Wednesday, June 26, 2019

Scales of Justice

Scales of Justice (1955) is one of Ngaio Marsh's most classically British mysteries. In fact, despite its 1955 printing date, it has a very pre-WWII feel to it. It is set in the standard small charming village with all the familiar figures--former British military types (Colonel Carterette, the murderee, and Commander Syce, an inebriate ex-navy man); the local landed gentry represented by Lady Lacklander and her son (recently elevated to Sir George Lacklander after the death of his father); the nosy middle-aged woman (this time Nurse Kettle,the county nurse), the romantic young couple (Dr. Mark Lacklander--George's son--and Rose Carteretts--the Colonel's daughter; and the Outsider in the form of Colonel Carterette's second (much younger) wife. There's a nice, healthy on-going feud between Carterette and his neighbor Mr. Octavius Danberry-Phinn over fishing rights and the attempt to catch the Old Un (a rather spectacular trout).

Then Carterette manages to alienate his friends the Lacklanders when Sir Harold (while on his deathbed) commissions the colonel with taking charge of and seeing to the publication of his memoirs. That wouldn't be so bad, but Sir Harold had made some alterations and confessions that the family would rather not see the light of day.  Sir George has a huge row with Carterette and tells him that any understanding between their children is now off. This is followed by another loud disagreement with Danberry-Phinn over the Old Un...and then later that evening, Nurse Kettle stumbles across the Colonel's body with the disputed fish lying beside it.

Lady Lacklander doesn't want the local bobby mucking up the investigation, so she calls in favors at Scotland Yard and asks that Inspector Alleyn take up the case. Because he is a gentleman. And..because she knew him when he was young and it appears that she thinks she may be able to manipulate him into hushing things up. She and her family also think they can keep Sir Harold's skeletons firmly in the closet. She and her family would be wrong. As they soon learn, Alleyn may be a gentleman but he is also a dedicated copper and will follow up every lead, no matter how fishy* until he has identified the murderer.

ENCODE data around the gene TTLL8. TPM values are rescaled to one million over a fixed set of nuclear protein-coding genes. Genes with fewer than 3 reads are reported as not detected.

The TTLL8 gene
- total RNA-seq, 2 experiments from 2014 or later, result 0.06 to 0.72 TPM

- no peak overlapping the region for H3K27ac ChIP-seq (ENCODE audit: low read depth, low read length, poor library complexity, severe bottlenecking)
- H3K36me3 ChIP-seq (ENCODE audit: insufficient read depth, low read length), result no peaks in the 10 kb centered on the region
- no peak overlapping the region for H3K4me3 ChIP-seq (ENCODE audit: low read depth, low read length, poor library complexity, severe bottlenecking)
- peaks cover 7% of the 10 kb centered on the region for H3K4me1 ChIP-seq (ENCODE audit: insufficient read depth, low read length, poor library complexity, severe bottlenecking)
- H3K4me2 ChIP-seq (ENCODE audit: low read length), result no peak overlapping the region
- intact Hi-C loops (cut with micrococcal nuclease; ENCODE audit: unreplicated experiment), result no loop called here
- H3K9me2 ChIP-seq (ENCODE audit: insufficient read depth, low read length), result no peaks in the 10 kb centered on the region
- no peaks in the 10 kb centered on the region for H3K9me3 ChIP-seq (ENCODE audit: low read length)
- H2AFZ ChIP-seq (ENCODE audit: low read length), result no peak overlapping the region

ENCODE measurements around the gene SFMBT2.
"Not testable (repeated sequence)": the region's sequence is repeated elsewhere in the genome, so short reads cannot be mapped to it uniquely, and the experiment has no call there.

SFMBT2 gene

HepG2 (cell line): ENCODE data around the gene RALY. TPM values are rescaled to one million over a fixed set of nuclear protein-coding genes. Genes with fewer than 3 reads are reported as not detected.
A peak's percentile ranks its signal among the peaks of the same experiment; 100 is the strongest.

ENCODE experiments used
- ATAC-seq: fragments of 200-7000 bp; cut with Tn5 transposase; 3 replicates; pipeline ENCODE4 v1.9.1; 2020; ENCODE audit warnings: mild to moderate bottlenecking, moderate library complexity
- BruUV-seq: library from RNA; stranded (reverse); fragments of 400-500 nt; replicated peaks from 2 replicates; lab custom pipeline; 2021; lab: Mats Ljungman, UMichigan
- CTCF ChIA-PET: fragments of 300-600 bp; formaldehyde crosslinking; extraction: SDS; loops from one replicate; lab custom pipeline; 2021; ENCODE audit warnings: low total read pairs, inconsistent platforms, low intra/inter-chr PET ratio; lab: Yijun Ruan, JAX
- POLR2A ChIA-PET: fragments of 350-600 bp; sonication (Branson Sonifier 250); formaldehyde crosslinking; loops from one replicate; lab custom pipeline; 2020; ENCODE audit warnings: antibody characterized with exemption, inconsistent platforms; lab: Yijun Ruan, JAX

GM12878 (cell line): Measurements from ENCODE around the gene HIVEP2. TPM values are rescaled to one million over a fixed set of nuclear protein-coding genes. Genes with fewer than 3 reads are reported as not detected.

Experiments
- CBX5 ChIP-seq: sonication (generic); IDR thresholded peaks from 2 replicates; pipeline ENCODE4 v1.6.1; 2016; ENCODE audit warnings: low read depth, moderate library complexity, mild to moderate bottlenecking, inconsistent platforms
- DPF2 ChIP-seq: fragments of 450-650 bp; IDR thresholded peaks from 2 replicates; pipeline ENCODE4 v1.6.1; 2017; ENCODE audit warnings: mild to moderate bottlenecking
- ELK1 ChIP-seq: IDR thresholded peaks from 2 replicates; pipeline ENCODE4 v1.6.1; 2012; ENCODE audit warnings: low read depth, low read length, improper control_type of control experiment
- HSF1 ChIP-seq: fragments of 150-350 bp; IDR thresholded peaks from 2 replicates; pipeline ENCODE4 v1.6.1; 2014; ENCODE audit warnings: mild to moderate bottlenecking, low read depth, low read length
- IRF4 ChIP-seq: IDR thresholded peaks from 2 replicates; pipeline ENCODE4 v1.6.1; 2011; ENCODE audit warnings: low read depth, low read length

This really is quite good. There is a lot of humor in the book. Marsh pokes fun at the class distinctions--particularly the Lacklanders--without making them into caricatures. The country village setting is well done and we're given a nice overview of the landscape and social set-up in the opening with Nurse Kettle. Marsh lays a good trail of clues with a nice batch of red herrings mixed in (mixed better than my metaphors, I'm happy to add). Though I show on my reading list that I'd read this one, I had no memory of having done so and little more of the production with Patrick Malahide as Alleyn, so Marsh was able to lead me up the garden path for quite a bit of the book. I did manage to untangle the clues before Alleyn explained it all, but not long before. Overall, a satisfying read. ★★

*forgive me, I couldn't resist

[Finished on 6/16/19]
Calendar of Crime = May (Military figure)

1 comment:

Kate said...

This is one of my favourite Marsh novels and one I am planning on re-reading this year. For reasons I can't remember, I have always felt this was an investigation, Marsh managed to make interesting. Hopefully a re-read won't disabuse me of that...